1. A report by Katie Strang at ESPN.com made note of the fact that the Isles and Vanek (and his representatives) have had little in the way of extension talks prior to the trade. It could be that, in spite of the great chemistry displayed between John Tavares and Matt Moulson for the past four-plus seasons, the Isles braintrust felt that Moulson was a product of Tavares, and that handcuffing the two of them together may, in fact, have been preventing Tavares from growing as a player to his true capabilities. Even though Moulson’s career shooting percentage of 14.0% places him 18th among active players, Vanek ranks fifth, at 15.1%, behind only Teemu Selanne, Brenden Morrow, Steven Stamkos, and Alex Tanguay. Vanek’s most frequent linemate over that same four-year timespan has been Jason Pominville, a nice player who has had some standout seasons, but Vanek has never played with a creator the likes of Tavares. There may be some reasonable belief that Vanek could actually score with even greater frequency next to an elite center. Further, if that partnership can bear fruit, it may make Vanek predisposed to re-sign with the Islanders long term, and be one of the franchise’s pre-eminent players when they make their anticipated move to Brooklyn for the 2015-16 season.

2. If the Islanders believe (and they do) that Thomas Vanek makes them a better team than the one that had Matt Moulson on the first line left wing, they may also believe that Vanek is more likely to remain successful if moved away from the Tavares line, which would allow the team to better spread out their scoring. Maybe another former phenom like Pierre-Marc Bouchard can join the first line, while Vanek can add better scoring depth playing with Frans Nielsen and Michael Grabner. Speaking of whom…

3. Garth Snow may have believed that the price tag for Vanek would only go up as the season progressed as the cost in cap dollars goes down. Even after adding in the $2+ million difference between Vanek’s contract and Moulson’s, the Islanders have the fourth-lowest cap hit in the league, ahead of only the surprisingly good Colorado Avalanche, and the rebuilding Calgary Flames and Florida Panthers. Of the other teams who could best spare that kind of coin, only the Avalanche and the Ottawa Senators are currently in a winning position, and the Senators famously started the season with the talented Mika Zibanejad in the AHL to save some cash. Around the trade deadline, with Vanek only costing an extra $1-2 million towards the cap, many more teams would be able to join the running for his temporary services. By striking now, the Islanders pre-empted the competition.

4. The Islanders want to corner the market on Austrians. There have only been six Austrian born players to appear in the NHL. Of the six, three are currently active. Two, Vanek and Grabner, are now listed as left wingers on the depth chart of the New York Islanders. The third active Austrian, Michael Raffl, recently signed as a free agent with Philadelphia. The Central Scouting Services did not rank a single Austrian national among their preseason “Futures List” for the 2014 NHL Entry Draft; if this is a market inefficiency, it will likely remain one for some time yet. But who knows, maybe the Isles also believe that the presence of Grabner will help entice Vanek to re-sign.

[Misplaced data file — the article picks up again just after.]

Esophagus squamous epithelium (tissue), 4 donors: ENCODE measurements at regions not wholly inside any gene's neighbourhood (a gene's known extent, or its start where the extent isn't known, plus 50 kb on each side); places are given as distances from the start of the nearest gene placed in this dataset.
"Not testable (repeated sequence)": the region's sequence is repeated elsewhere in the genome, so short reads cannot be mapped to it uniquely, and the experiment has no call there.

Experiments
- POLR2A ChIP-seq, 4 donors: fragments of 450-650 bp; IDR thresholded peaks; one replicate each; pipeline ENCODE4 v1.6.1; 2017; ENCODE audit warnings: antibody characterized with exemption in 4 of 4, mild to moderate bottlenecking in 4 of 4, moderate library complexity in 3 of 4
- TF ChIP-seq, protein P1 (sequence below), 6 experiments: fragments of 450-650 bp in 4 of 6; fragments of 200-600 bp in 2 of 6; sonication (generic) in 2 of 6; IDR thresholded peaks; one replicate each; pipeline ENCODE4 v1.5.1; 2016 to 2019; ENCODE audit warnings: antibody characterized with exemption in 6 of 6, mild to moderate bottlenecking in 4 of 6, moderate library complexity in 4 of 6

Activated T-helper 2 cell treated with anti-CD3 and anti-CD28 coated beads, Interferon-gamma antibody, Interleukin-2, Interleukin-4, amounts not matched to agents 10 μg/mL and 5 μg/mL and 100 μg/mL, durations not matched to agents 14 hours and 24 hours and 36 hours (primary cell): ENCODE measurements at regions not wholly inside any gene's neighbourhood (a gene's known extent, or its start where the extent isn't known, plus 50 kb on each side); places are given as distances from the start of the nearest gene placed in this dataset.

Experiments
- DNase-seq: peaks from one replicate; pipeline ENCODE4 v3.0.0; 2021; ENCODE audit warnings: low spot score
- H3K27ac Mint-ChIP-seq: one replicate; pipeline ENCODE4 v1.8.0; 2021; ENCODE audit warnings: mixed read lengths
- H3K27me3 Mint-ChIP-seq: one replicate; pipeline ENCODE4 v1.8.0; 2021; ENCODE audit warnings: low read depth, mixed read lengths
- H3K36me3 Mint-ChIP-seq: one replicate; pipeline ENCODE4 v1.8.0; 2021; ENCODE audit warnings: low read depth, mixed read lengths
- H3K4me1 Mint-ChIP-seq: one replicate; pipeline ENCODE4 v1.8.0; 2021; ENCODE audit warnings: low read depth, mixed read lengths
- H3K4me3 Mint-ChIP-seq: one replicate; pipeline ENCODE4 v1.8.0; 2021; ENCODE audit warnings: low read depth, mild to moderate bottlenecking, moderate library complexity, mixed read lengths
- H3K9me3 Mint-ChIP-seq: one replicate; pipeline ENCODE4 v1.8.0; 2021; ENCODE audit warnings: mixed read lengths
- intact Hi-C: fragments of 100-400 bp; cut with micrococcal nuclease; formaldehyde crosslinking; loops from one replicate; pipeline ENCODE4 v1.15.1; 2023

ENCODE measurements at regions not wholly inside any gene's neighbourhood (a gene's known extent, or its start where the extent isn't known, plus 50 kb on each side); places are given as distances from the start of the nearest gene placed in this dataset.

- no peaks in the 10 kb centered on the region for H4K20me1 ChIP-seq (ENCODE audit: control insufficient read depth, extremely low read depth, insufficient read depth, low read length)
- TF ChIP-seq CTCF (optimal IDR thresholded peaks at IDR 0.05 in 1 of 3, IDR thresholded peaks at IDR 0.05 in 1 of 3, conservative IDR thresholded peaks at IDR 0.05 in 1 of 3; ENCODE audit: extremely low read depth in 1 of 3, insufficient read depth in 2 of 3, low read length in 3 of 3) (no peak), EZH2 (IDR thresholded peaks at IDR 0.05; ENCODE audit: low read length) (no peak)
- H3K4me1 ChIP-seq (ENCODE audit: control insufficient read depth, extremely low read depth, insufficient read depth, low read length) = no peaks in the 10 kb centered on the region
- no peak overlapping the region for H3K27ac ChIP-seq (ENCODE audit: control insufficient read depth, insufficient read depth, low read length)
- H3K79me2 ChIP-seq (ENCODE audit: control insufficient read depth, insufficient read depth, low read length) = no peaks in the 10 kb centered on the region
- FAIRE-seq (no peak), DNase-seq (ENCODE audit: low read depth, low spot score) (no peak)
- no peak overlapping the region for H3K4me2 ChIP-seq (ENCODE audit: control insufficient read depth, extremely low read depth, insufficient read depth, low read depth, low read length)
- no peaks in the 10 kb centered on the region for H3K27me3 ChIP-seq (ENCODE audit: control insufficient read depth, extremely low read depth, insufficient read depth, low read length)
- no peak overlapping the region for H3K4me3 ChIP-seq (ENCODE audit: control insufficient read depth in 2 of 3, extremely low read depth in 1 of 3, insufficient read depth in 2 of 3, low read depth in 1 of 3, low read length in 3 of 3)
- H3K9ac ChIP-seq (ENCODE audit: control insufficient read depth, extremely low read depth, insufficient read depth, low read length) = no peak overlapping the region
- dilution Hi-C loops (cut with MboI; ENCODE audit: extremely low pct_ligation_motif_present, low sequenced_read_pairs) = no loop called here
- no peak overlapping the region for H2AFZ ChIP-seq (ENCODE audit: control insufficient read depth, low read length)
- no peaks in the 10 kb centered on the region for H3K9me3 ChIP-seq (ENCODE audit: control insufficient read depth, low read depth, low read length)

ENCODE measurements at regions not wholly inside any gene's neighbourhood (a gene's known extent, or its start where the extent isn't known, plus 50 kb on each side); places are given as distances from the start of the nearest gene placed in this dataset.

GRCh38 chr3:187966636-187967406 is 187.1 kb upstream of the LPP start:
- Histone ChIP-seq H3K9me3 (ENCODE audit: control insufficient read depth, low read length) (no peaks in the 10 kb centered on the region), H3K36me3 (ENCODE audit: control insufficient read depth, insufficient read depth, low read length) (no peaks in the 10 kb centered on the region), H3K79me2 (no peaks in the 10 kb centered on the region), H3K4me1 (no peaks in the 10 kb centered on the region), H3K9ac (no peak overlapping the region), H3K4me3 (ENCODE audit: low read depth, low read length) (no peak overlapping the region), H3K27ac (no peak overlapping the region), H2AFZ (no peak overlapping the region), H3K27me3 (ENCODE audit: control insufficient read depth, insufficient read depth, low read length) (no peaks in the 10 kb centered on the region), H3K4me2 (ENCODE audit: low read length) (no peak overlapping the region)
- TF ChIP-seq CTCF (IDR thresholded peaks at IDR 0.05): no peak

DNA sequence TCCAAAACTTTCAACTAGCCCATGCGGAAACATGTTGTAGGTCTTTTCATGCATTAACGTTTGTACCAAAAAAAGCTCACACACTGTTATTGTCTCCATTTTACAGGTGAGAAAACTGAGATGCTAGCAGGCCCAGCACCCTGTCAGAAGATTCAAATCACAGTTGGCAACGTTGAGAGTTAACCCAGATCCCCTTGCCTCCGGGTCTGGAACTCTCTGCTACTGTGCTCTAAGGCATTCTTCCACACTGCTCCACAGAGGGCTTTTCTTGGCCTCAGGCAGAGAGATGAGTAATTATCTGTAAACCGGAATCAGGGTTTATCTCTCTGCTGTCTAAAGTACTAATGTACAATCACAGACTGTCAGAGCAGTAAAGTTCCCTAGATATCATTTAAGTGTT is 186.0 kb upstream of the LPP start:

If the Islanders enter into contract negotiations with Vanek on an extension, we can change the calculus on this deal a bit. I would be willing to overlook the inclusion of the second round pick in 2015 for that reason alone. If they sign him, that would excuse the inclusion of the first rounder next year, provided the Islanders do not “earn” a top-10 pick. Considering that the trade does not address the team’s biggest weaknesses (the blueline and goaltending), making the playoffs is by no means a gimme, despite the relative weakness of the Metropolitan Division in the early goings. If none of the above were true, not only would the Islanders have thrown away two good future assets (assets that could have been utilized in shoring up those aforementioned weaknesses), but as stated above, there is no guarantee that the deal even makes them better this year, and they will be a few million dollars poorer because of it.

Ryan Wagman is a long-time author of Hockey Prospectus including his Zamboni Tracks transactions column, a contributor to several HP annuals, contributor to ESPN Insider, and long-suffering Toronto Maple Leafs supporter.

Wagman

Follow Ryan on Twitter at @RAWagman.